Osmosis—An Alternative Energy Idea Gone Bust
Written by Dr Klaus L.E. Kaiser
Norway’s Crown Princess Mette-Marit was invited to open the world’s first osmosis power generation plant back in 2009. The Norwegian energy giant Statkraft had completed the construction of a 2 kW pilot plant that was to test the principle and iron out technical problems of the system. Needless to say, environmental advocacy groups were enthralled. The head of WWF Norway then proclaimed “…osmosis is a good example of technology which could be used in developing nations.”
In September 2013, after four years of operation of the pilot facility, Statkraft announced its intention to build a much larger osmosis pilot plant with a design output of 2 MW (2000 kW), likely at Sunndalsøra. However, a few months later they changed their mind entirely. The company was not going ahead with the larger system and after working on the osmosis project for over a decade was abandoning the idea altogether. You might ask why?
The osmotic force or osmotic pressure was discovered a long time ago and is well understood. The principle is that a saltwater solution will take on water from salt-free water when the two are separated by a “semi-permeable” membrane. The pores in such membranes are small enough to let water molecules pass through it but not the larger salt ions. Over some time then, the surface of the saltwater column will rise above that in the freshwater column and create a “head” that can be used to drive a turbine. The above graphic demonstrates the principle.
Such systems are widely used in the opposite way, called “reverse osmosis” to create freshwater from salty ocean water. You find them on most navy ships and in other places where plenty of salty or impure water may be available but little clean potable water, like the large communities at the shores of the Persian Gulf. Of course, the reverse osmosis water purification does not provide but consumes energy.
The osmosis pilot plant in Tofte, Norway is situated right at the ocean shore and not far from a small river delivering the necessary freshwater. In many aspects, the plant was situated at an ideal location for that kind of system. The plant’s low elevation above the sea level would minimize the energy requirement for pumping the seawater to the site and the freshwater would arrive more or less by its own volition from the river.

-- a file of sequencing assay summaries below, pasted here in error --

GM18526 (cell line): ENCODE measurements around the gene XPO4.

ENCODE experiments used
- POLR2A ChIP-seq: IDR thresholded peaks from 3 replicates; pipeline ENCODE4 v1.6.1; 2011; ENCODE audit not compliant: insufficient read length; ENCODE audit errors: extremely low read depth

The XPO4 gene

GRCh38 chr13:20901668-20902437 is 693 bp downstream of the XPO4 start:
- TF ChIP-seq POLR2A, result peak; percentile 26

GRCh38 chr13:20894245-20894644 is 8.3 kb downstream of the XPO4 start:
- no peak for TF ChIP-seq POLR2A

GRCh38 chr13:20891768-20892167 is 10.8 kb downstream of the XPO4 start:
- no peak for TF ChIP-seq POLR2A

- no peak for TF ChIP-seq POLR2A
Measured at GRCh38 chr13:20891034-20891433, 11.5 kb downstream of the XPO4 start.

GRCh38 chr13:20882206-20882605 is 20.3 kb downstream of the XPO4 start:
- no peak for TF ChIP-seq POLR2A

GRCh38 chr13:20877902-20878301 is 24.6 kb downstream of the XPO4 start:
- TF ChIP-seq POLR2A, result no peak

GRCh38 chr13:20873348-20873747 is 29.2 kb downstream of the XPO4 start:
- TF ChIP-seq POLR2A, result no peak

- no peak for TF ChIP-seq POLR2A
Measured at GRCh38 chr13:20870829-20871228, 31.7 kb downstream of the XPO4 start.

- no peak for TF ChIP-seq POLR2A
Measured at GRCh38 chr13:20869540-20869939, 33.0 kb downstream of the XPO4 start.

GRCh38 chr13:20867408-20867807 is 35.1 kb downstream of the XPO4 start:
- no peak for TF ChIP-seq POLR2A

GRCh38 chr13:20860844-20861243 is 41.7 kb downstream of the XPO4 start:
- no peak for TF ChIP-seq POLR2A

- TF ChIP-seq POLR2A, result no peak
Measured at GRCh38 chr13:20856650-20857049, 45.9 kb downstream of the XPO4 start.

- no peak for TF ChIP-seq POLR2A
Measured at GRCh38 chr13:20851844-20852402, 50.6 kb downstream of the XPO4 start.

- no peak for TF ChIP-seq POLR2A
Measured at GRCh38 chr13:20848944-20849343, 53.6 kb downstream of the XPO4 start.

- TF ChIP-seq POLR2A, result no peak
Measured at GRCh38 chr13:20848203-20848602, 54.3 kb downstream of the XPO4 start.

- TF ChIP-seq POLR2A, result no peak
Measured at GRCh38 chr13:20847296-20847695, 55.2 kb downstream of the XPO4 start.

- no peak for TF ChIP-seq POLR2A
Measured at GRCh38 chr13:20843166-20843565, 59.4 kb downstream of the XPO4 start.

While one would not expect to get any net power from a pilot test facility like that, careful observation of all energy inputs and outputs will show whether or not the idea is viable. However, even if a pilot project works out well and is found to be producing a net energy gain, it may be impossible to scale it up to a size that could support a commercially viable operation. For example, a requirement of one cubic meter of freshwater per second for a 2 kW plant would translate into one thousand cubic meters of freshwater for a 2 MW plant. That’s about half the flow of the mighty Niagara River.
Then there are other critical elements such as the semi-permeable membranes. In 2012 a company representative claimed that “The membranes we are testing at Tofte this summer are ten times more efficient than the ones we installed during the opening of the prototype in the autumn of 2009.”
The membranes’ microscopic pores can easily get clogged by the always present microscopic suspended clay particles and tiny organisms in the freshwater. Even the most pristine water contains such and they would lead to an increased time requirement for the passage of water through the membrane. Therefore, the membranes need regular cleaning by back-flushing or other means also requiring time and energy. Then there is more time needed for the equilibration of the (now diluted) saltwater in its compartment. The latter time requirement can be shortened by mechanical pumping of the saltwater along the membrane surface but that comes with its own energy cost.
As I wrote in CONVENIENT MYTHS in 2010, the osmosis idea should work in principle, but the actual “osmosis energy windfall” will likely be disappointing for two reasons; namely the cost of building and maintaining the facility and the limiting step of the osmotic energy-extraction process, which is the time required for the passage of water from one side to the other of the semi-permeable membrane.
Statkraft’s decision to cancel any further work on the osmosis front confirms my earlier assessment of this power generation idea. More importantly though is that it shows that a well-run private company makes wise decisions when unencumbered by promises of free money (from taxpayers) for political or financial gain.
The company is to be congratulated for recognizing the practical limitations of the osmosis idea and stopping to pursue it any further rather than throwing good money after bad and bilking the country’s taxpayers out of millions of Norwegian Kroner with promises of free energy that cannot be delivered like the (in 2009) claimed potential of 12 TWh or 12 million MWh annual osmosis-power-generation capacity from Norway alone.
Isn’t it about time the purveyors and promoters of other “alternative energy” schemes were just as forthright?
Dr. Klaus L.E. Kaiser is author of CONVENIENT MYTHS, the green revolution – perceptions, politics, and facts
Dr. Kaiser can be reached at: email@example.com